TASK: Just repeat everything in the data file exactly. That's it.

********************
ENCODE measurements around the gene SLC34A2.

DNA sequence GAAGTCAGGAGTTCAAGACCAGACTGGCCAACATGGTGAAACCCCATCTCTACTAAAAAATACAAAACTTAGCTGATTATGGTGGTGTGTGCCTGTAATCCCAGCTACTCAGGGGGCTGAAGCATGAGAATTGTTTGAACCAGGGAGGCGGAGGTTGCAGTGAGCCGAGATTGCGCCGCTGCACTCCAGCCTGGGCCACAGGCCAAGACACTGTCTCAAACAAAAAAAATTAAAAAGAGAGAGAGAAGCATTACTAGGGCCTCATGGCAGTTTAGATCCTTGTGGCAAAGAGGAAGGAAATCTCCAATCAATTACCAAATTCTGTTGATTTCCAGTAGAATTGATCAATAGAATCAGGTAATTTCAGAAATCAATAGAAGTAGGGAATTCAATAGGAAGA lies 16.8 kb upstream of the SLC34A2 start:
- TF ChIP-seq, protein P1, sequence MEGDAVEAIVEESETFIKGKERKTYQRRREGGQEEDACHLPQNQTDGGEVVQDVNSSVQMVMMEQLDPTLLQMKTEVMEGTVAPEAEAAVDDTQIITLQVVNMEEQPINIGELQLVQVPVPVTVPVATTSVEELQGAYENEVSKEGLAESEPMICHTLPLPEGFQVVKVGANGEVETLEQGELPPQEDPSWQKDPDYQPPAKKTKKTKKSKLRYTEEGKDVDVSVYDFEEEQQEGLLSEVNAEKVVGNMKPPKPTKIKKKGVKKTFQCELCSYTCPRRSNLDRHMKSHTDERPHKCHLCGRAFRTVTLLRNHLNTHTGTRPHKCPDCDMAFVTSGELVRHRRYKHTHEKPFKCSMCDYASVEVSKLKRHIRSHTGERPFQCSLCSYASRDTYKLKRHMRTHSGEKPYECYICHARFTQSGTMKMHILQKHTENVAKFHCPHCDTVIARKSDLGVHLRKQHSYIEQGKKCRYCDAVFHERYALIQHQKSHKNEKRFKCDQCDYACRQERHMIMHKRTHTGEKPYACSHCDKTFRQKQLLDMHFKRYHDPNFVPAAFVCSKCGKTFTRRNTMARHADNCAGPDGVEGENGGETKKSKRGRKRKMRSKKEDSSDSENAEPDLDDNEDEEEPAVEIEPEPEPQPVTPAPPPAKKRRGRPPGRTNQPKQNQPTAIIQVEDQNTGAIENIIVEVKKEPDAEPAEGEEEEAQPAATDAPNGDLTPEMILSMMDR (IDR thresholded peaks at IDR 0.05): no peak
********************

ENCODE measurements around the gene SLC34A2.

DNA sequence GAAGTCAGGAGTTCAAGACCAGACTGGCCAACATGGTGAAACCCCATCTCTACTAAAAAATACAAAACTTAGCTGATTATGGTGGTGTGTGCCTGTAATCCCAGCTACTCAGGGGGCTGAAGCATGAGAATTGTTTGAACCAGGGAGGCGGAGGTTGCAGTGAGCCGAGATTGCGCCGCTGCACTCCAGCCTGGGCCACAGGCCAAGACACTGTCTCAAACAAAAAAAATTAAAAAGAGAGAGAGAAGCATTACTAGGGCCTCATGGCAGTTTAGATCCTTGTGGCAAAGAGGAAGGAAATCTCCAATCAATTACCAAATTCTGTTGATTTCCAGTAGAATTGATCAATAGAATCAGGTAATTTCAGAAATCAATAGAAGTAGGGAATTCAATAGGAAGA lies 16.8 kb upstream of the SLC34A2 start:
- TF ChIP-seq, protein P1, sequence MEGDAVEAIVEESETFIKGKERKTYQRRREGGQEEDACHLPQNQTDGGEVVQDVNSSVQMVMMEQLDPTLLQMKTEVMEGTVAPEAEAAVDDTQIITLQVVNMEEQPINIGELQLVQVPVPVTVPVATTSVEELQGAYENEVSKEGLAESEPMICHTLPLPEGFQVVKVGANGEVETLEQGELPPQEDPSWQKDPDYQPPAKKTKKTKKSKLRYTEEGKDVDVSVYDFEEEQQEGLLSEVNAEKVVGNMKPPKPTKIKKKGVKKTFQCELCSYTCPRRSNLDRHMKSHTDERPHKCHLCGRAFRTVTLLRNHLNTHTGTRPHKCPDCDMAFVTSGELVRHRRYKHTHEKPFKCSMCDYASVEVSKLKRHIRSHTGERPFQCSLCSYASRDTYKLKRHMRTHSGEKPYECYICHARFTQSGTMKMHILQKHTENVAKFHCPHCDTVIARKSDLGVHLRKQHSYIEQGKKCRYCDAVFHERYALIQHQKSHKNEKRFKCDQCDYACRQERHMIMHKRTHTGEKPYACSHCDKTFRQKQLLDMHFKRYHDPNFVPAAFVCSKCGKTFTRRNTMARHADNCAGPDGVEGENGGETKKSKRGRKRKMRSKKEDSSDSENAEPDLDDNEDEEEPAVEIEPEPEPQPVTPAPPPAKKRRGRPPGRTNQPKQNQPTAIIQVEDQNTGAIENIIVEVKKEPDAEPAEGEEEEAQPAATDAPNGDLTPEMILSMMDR (IDR thresholded peaks at IDR 0.05): no peak